Very few Israelis or Palestinians believe the moment is ripe to craft a comprehensive peace deal. Pessimism over the seemingly never-ending "peace process" is rampant.
That said, there continue to be curious developments here I think you should be aware of. I laid out some in my column earlier in the week. There have been more since then. Among them:
Despite a bizarre and topsy-turvy week in Israeli politics, there are credible reportsthat moderate Sunni Arab leaders are actively reaching out to Prime Minister Netanyahu with indications that they are open to making changes in the Saudi Peace Initiative to make it more palatable for Israelis.
Netanyahu is signaling that he is not averse to opening new peace talks that would involve changes to the Saudi plan, so long as regional Arab leaders are the primary players in the talks, not the French.
The possibility that Abbas could soon step off the political stage could add a destabilizing factor into the mix, especially if the battle to succeed Abbas becomes heated, or even violent.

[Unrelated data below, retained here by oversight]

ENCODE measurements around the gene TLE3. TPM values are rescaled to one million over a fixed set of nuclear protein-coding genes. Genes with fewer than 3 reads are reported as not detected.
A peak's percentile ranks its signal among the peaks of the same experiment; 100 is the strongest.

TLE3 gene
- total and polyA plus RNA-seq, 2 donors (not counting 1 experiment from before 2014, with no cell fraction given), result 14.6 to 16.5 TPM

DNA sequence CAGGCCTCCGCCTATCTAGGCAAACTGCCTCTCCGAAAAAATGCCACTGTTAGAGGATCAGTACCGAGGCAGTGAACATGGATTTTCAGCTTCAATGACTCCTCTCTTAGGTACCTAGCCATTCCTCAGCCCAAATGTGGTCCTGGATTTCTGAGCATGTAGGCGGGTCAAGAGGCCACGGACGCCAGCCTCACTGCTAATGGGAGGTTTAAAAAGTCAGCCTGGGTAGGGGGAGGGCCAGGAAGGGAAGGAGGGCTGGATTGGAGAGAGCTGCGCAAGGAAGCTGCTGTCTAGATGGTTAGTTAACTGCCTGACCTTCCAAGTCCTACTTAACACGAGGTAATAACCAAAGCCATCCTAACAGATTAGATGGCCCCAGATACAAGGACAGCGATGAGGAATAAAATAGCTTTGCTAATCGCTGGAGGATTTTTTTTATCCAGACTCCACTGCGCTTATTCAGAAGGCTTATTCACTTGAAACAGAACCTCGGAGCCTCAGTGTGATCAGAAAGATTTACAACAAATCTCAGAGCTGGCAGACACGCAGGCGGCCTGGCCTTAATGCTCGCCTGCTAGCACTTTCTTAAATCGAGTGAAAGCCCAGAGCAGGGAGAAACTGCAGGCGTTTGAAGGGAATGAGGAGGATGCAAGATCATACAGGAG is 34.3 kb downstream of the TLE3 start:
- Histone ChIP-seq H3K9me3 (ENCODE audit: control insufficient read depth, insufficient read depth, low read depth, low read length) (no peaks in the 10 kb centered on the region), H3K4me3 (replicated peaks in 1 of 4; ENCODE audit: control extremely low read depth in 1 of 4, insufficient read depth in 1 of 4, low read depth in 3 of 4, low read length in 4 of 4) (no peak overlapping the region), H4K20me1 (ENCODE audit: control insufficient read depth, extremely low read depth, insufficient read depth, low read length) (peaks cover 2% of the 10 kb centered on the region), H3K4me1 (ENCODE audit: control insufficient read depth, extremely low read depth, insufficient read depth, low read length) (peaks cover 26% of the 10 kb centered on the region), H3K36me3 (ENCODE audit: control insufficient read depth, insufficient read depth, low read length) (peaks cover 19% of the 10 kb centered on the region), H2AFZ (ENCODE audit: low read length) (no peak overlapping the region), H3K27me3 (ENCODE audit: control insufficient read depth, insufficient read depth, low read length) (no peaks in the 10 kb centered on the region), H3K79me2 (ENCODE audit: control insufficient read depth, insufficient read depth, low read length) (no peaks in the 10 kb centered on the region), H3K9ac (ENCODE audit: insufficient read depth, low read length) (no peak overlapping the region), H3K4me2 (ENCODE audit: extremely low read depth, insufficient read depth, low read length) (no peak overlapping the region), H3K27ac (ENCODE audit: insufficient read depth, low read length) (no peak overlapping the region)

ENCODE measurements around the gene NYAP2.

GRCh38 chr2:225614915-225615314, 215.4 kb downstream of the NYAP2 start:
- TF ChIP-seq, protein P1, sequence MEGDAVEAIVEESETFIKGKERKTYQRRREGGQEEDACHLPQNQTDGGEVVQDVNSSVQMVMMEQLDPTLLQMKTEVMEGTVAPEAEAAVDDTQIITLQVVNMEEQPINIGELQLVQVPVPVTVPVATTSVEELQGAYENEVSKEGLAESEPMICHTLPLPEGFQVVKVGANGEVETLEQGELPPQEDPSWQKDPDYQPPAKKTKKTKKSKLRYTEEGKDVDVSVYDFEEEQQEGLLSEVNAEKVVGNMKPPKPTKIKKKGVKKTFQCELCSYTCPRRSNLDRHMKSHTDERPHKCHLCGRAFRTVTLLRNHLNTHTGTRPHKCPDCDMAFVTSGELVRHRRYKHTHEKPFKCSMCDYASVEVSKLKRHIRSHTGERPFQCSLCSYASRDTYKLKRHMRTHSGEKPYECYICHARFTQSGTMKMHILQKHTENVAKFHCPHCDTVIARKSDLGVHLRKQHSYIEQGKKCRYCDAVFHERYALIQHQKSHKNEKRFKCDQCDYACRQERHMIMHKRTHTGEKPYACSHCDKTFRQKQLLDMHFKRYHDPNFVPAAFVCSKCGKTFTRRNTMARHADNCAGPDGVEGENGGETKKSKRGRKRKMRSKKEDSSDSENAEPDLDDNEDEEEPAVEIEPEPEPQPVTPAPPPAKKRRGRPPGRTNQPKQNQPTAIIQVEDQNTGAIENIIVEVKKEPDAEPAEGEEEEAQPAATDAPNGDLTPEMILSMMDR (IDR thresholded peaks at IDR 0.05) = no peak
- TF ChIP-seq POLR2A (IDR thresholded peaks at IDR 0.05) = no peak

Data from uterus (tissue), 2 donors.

Who will the next Palestinian leader be? Would he (or she) be more or less ready to strike a compromise with Israel? Would he or she encourage violent opposition to Israel, or encourage calm and reconciliation?
Meanwhile, critics of Netanyahu are asking, "How serious is Bibi about really making peace?" His enemies say Bibi will never negotiate in good faith. But those close to him say he's ready for an honest dialogue, and note that it was Menachem Began (the first leader of the Likud Party) who made peace with Egypt in 1979. [NOTE: I'm not taking a position on any of these internal political questions -- who's right? who's wrong? -- I'm just pointing out some of the trend lines I think are noteworthy.]
The week began looking like Netanyahu would create a "unity" government with Israeli opposition leader Isaac Herzog, who is personally determined to find a peace deal with the Palestinians. But in a dramatic and unexpected reversal mid-week, Netanyahu decided to make a deal with right-wing leader Avigdor Liberman and his Yisrael Beitenu ("Israel Our Home") party instead of Herzog. Liberman is now slated to be Defense Minister, if the deal is finalized. This news has triggered a firestorm. Herzog is furious with Bibi. Current Defense Minister Moshe "Bogie" Ya'alon is, too.Ya'alon resigned the government rather than accept his imminent demotion or even change of position, and Ya'alon had harsh words for both Netanyahu and Liberman.